39 He that findeth his life shall lose it: and he that loseth his life for my sake shall find it. (matthew 10) It never was about felling satisfied with once soul – It was against violence in for achieving private gains, but not against it for the best of society… it was a revolution and about standing with the right things.

  8. Larry Feur

    I appreciate the clarity and honesty of your thoughts.

    but i must say this: i was there too, and I felt the least safe when I was near antifa, who kept taunting the Nazis and the armed militia in all sorts of ways, including physically (mace, smoke bombs, bags with piss, etc.).

    I could not engage these people in conversation, though i tried once or twice. but they seemed to have blurred several issues: WHETHER violence is necessary vs. Nazis, vs, WHEN it is. whether it is JUSTIFIED, vs. whether it is WISE.

    in this case, you had many people with AK-47s. unlike you, I did not know whose side they were on, and there is evidence that some at least (Redneck Revolt) were opposed to the Nazis.

    the antifa folks seemed to take our mission to be to defeat the Nazis. that’s not what I thought my mission was, which is to demonstrate to the world at large that these Nazis–not all Nazis, but these Nazis–are weak, ineffective, and are not supported by the majority of the people.

    the antifa kept doing things that nearly resulted in shooting breaking out, risking my life and the life of many others without our consent. we had no right to block the Nazis from their park–we tried to do that legally, we failed. blocking them was asking for a fight, with no legal justification to do so. the fight broke out several times. the police could not intervene because of the AK-47s. (I asked, and they explained it to me.)

    if an armed resistance against Nazis is necessary, I will join. but we need to decide that as a group, rather than some among us making that decision for themselves. had such a discussion taken place (and I did my best to monitor pre-rally events, and did not see anything about this) I’d have argued vigorously that this was not the place or time for it. Maybe I’d have lost, but then i’d have known what I was in for. This is not the way to conduct a resistance, in my opinion.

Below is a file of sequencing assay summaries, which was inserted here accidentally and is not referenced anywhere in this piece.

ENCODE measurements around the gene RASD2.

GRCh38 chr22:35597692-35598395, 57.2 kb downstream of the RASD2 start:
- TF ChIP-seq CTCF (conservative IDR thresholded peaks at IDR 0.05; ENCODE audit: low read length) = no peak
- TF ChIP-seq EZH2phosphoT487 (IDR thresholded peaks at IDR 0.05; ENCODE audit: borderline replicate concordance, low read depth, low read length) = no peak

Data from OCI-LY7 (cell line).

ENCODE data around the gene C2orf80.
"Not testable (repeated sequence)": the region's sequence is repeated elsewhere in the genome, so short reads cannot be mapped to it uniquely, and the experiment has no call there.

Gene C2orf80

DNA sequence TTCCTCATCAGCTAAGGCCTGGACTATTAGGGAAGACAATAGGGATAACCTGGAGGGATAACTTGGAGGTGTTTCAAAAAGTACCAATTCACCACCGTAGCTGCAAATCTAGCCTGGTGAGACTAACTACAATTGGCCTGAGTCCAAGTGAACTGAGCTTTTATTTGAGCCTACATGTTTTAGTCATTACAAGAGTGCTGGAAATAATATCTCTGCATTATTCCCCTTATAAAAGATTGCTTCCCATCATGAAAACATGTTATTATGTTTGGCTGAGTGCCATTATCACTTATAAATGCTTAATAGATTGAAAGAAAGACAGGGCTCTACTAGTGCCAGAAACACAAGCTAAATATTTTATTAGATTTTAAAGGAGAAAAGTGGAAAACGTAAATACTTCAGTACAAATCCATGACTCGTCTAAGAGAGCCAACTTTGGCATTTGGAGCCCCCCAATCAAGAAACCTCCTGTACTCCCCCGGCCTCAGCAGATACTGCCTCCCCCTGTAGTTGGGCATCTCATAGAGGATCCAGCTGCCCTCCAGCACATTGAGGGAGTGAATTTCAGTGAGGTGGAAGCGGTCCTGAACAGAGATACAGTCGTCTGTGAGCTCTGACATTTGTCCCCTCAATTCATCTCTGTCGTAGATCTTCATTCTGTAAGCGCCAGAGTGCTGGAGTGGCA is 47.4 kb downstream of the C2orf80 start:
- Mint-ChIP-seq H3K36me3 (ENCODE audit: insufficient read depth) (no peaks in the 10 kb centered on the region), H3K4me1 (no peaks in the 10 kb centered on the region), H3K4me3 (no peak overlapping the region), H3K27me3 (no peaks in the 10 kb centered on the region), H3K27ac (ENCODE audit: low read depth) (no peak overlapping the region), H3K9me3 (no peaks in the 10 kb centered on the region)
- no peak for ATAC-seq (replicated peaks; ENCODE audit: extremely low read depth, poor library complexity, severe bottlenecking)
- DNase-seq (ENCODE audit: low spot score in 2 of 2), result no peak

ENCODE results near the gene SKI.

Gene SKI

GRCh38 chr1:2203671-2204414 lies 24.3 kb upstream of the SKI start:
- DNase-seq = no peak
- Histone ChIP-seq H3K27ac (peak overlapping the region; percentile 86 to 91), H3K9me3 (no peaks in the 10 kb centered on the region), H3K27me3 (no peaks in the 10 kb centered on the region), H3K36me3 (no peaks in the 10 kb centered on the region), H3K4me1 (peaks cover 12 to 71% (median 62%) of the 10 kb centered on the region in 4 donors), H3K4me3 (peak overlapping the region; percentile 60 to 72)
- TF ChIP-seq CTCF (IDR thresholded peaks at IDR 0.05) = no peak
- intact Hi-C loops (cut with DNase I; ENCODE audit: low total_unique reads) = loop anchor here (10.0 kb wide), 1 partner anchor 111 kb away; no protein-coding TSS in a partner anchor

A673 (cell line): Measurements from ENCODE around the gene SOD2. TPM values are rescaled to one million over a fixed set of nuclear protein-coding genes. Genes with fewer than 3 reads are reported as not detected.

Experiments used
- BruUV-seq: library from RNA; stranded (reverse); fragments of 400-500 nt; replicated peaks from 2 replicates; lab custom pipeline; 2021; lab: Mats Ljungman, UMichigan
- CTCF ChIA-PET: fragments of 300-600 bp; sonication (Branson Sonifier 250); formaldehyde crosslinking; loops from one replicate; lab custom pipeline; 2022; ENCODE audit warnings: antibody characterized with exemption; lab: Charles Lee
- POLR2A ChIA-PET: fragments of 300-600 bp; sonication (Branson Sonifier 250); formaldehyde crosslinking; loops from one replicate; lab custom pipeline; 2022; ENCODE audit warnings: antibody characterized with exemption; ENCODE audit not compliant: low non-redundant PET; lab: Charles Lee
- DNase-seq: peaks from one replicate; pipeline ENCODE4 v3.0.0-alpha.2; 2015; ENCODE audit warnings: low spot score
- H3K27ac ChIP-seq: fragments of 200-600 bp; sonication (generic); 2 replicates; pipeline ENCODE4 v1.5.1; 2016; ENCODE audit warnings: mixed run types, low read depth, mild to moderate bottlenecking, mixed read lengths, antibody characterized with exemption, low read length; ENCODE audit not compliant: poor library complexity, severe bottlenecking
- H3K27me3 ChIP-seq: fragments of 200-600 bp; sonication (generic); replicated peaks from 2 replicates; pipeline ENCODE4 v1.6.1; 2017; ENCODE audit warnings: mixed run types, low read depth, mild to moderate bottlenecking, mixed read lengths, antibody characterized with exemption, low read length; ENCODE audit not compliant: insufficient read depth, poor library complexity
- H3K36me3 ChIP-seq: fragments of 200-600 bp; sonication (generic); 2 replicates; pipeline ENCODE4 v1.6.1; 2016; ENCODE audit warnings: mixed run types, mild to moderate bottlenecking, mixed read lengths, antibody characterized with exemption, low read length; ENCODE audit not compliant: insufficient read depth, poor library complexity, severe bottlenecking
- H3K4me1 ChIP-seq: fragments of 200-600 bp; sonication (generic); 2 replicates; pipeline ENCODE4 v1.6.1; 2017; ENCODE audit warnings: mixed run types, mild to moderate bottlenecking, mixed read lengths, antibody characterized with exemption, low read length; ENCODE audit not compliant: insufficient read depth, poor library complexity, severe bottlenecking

1. K

      So you admit you don’t understand anything about the situation and still feel compelled to offer color commentary on what you saw as “provoking.” Instead of standing in solidarity with people expressing righteous anger at people preaching genocidal hate, you scold them from your perceived moral perch. This might be why people didn’t involve you in the (vast) pre-rally planning efforts that were necessary to conduct an organized response to these hateful monsters.

      Ignoring Nazis and white supremacists will never result in them going away. It has never, it will never. The outgrowth of fascism is an inevitable consequence of capitalism and the only possible response is stamping it out and demonstrating to people that being a public fascist comes attached with potentially violent consequences. This isn’t just necessary to eliminate fascists, but also to protect people who, absent the threat of violence from antifascists, would be victimized and murdered en-masse by the fascist hooligans. Redneck Revolt was there as part of this organized effort, and their armed presence several times prevented roving gangs of equally heavily armed fascists from invading the safe spaces set up for healing, treatment and recovery. And even then, it was still *barely* enough. So while we barely prevented a greater massacre through militancy, you proceed to argue for even less. In other words, you wish Nazis had murdered more of us.